There is a view held; though I am pleased to say is has somewhat diminished in recent years, that New Zealand is a mirror-image of Britain a generation or two ago. I guess this is based on where New Zealand sits, being quite isolated, and it’s relatively small population, but I suspect some visiting Brits do expect to see Ford Capris cruising the streets, folks paying for their shopping with cheques and shop windows displaying black and white TVs hooked up to video players.
It is, of course, nonsense. There may not be the huge variety that we take for granted in the UK, but New Zealand is a modern country, with a sound economy, and very different in many ways to its big brother Australia across the way. As a developed country with a small population it is an ideal place from multi-nationals to test-bed new products and services. We experienced `chip and pin` here in 2003, several years before I saw it in London, and companies such as McDonalds and Coca Cola are trying out new concepts here today before rolling them out around the world tomorrow.
But there is one place here that, for a few days of the year anyway, deliberately takes a look over its shoulder and celebrates its past in a riotous weekend, that is a cacophony of music, dance, wine and vintage cars, and that’s up the coast in the city of Napier.
|Pat beside a sculpture in Napier City Centre|
Back in February 1931 a huge earthquake levelled much of Napier city centre and it was quickly re-built almost totally in the Art Deco style. It is now the Art Deco capital of the world with dozens of preserved beautiful buildings which form the backdrop every February when it remembers its past and the whole city centre is transformed back to the 1930s.
|This is were we stayed. Very much in the centre of things, but very noisy|
|And this is view from its balcony of the vintage car parade Saturday lunchtime|
|Rog, dappered out, beside a classic Austin|
We experienced `Art Deco` last year, after meeting two boating Kiwis in Liverpool who invited us up for the weekend. Unfortunately, we seemed to be the only couple not in the appropriate dress, which was remedied this time. Again, this year, we were entertained by natives John and Diana, and our UK/NZ pals, Vic and Liz, also joined us. I thought I might not have enjoyed it so much this year, but what’s not to dislike. Impromptu music and dancing in the streets; Vintage planes flying overhead; over 200 vintage cars lining the streets and a grand soapbox derby through the city centre on the Sunday morning. At the `Gatsby Picnic` that follows on the Esplanade, the local ukulele group entertain passers-by with a repertoire of songs such as `By The Light of the Silvery Moon` and `Charleston`. I got myself an invite to play along with them. Nice spot on the beach, but it was steaming hot and I was dripping after 20 minutes. But a wonderful weekend and how unlike a similar event would be at home – no litter to speak of – no graffiti – no discernible police presence – and nobody throwing up in the gutter – just a few thousand people out and about, having a grand old time. See you next year Napier.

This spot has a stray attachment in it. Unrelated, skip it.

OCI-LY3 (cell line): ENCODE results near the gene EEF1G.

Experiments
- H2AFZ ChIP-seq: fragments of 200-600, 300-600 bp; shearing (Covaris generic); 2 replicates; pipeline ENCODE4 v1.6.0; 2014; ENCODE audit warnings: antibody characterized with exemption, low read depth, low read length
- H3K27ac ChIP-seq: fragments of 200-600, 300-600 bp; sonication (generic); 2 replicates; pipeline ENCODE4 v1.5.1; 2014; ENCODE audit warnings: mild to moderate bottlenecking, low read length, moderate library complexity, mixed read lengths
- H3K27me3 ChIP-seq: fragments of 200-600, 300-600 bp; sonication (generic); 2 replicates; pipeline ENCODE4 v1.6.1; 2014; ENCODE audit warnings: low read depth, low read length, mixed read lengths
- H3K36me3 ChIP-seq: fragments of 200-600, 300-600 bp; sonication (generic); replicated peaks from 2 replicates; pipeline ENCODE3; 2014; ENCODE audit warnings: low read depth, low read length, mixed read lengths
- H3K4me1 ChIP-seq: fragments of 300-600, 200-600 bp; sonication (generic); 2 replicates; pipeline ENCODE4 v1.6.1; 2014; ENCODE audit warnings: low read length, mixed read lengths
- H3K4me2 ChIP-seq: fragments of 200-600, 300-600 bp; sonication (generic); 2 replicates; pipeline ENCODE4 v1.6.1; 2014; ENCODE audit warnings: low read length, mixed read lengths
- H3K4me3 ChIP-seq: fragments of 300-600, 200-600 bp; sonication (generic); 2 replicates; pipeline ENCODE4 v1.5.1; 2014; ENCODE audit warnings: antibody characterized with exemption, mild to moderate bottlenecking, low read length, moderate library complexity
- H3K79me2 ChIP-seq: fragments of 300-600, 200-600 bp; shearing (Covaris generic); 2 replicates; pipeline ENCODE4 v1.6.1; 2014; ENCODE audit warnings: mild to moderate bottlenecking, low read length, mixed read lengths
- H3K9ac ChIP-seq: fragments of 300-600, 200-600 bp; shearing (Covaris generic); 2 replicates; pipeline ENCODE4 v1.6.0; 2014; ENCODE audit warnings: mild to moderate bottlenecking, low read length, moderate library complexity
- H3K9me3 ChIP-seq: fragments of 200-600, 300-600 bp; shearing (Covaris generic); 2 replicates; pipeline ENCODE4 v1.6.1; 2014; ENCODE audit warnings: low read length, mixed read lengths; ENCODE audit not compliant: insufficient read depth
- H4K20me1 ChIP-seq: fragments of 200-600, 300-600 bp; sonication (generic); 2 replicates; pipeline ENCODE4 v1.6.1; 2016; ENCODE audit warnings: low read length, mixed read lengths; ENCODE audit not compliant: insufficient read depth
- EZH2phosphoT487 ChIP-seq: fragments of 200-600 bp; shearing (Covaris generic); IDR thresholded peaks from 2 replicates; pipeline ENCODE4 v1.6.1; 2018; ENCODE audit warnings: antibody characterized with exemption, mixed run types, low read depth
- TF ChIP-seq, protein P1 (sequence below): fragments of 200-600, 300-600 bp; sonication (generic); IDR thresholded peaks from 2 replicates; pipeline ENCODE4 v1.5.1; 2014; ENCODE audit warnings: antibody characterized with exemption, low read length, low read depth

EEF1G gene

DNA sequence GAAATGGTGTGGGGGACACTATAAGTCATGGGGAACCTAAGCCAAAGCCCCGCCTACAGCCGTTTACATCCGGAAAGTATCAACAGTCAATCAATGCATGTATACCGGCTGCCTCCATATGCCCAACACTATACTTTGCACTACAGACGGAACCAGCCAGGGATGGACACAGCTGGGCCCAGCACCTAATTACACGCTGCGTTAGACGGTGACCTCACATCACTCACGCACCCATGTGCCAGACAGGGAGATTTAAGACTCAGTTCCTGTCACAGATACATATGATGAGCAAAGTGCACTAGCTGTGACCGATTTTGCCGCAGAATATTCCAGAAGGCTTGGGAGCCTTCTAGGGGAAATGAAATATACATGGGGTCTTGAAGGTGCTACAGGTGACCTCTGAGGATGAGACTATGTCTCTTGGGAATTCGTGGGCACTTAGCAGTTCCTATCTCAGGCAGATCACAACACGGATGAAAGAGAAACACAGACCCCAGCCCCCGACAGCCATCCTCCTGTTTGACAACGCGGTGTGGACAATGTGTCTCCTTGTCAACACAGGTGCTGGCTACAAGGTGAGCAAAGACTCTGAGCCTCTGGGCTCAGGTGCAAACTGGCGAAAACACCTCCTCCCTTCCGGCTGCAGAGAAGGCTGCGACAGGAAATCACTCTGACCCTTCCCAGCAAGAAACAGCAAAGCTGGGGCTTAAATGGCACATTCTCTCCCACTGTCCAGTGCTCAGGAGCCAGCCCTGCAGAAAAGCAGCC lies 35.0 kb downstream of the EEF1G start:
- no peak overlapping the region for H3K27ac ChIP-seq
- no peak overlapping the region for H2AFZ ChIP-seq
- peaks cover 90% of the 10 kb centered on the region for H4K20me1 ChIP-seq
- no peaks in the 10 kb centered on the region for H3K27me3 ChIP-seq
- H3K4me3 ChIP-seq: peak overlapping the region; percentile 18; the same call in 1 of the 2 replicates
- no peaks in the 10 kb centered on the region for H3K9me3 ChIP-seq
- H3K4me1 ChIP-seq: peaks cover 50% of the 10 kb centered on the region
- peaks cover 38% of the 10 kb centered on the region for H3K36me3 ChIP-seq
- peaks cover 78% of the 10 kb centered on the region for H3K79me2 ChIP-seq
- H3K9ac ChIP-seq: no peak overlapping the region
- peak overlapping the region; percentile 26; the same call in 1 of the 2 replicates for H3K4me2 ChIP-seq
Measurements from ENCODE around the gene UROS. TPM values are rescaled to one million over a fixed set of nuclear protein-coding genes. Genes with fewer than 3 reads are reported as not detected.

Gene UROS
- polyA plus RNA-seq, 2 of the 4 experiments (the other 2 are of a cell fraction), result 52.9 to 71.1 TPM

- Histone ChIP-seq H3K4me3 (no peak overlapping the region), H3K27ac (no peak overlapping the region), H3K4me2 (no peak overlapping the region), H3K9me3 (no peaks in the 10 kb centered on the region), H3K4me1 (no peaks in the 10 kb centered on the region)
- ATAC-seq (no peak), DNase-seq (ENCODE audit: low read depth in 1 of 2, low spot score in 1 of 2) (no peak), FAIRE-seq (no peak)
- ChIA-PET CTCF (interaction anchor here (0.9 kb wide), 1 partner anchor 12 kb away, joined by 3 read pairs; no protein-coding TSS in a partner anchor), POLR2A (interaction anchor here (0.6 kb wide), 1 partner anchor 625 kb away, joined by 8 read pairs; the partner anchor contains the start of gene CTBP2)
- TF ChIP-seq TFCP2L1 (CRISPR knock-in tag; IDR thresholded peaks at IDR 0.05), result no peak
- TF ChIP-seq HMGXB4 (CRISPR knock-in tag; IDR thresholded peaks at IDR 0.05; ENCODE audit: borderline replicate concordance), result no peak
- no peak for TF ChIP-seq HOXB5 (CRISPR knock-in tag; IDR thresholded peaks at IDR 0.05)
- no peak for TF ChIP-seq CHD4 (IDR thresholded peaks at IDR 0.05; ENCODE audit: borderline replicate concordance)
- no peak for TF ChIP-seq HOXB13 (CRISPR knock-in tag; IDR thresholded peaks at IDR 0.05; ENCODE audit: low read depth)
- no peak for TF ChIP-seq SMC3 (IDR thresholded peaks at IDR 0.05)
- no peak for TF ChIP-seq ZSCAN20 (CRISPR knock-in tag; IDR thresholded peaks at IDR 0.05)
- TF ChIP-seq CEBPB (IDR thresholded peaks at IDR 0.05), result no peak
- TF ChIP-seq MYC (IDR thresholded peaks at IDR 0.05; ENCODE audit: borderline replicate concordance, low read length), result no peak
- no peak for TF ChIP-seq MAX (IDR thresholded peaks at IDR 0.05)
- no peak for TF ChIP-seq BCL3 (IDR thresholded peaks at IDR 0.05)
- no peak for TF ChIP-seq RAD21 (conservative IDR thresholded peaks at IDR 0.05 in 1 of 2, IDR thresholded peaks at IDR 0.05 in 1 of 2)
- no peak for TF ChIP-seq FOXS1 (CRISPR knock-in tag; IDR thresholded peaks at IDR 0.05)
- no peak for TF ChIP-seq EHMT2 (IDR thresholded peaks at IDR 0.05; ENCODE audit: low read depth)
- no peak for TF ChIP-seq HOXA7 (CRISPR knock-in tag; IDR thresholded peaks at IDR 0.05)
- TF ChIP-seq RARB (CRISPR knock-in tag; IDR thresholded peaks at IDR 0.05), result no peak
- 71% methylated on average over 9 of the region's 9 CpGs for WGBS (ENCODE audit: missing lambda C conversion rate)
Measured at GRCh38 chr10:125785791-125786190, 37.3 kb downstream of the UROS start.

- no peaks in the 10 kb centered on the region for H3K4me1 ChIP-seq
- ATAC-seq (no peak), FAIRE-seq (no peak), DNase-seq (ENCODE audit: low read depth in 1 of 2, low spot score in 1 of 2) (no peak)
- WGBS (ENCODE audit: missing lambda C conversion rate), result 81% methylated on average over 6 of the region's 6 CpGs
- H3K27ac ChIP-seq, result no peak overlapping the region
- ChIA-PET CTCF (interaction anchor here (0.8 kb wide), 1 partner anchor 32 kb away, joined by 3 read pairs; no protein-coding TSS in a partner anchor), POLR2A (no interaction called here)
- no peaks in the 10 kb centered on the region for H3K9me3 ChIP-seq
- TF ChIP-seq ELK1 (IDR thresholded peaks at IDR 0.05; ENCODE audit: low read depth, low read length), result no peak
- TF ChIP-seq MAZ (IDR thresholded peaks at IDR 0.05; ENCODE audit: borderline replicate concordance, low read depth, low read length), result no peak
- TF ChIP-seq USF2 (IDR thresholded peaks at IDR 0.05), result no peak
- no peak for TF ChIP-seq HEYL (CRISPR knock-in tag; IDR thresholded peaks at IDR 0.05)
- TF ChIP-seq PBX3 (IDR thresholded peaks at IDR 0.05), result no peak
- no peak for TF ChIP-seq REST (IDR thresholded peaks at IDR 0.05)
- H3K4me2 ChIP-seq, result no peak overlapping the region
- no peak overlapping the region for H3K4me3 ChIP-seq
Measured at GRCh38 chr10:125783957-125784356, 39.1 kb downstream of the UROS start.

|I haven't worn that jumper in over 30 years. As you can see it's a bit small. Thanks for picture Diana|
|Saturday night dinner with Vic and Liz and John and Diana. Nice hat John!|
|Two interlopers. The other fella is from New South Wales, and just popped along|
Photo by Diana
|Phew. It was pretty hot on Sunday morning. Photo by Diana|
Back in Wellington it is still pretty hot. Everybody you meet mentions it as it is not typical for around here, and it will have to break soon, but we are still enjoying it. We have also entertained our first guests, Sue & Geoff, who came through Wellington the weekend before we went to Napier. I worked with Sue at John Lewis Welwyn and always got on with her husband Geoff, so it was great to see them, and show them a bit of the city. It was a gloriously sunny day, and I think they were more than a little impressed with the city and the waterfront.
|With Sue & Geoff at the top of the cable car in Wellington Botanical Gardens|
|Five minutes from Wellington City Centre you can be on the beach. Pat at Oriental Bay|
Later that week there was another John Lewis connection. I worked at Oxford Street for five years in the 1990s, and one of my pals there, moved to Wellington after finishing his degree and taught history at one of the university’s here. We saw Andy and his partner Heather when we toured in 2003, but I had been unable to track him down since. I managed to find him, via Linkdin before we left the UK this time, and I had a really good catch up with him in a city-centre pub last Thursday. He now works for the Waitangi Commission. It’s a complicated job and I won’t bore you with the details, and I am sure we will meet up a few times before we return home.
|With my old pal Andy who I hadn't seen in 13 years|
|Working on some new steps up to the tree house|
The tree house is coming on a treat. I couldn’t save the old steps – they were rotten, so have had to make new ones. There seems a bit of a debate about what colour it’s going to be and the jury is still out on this one. I hope to paint it through next week, if the weather stays settled.
And that’s about it. We have a builder popping in next week to talk about partitioning our room. Pat knows what she wants so I will not interfere.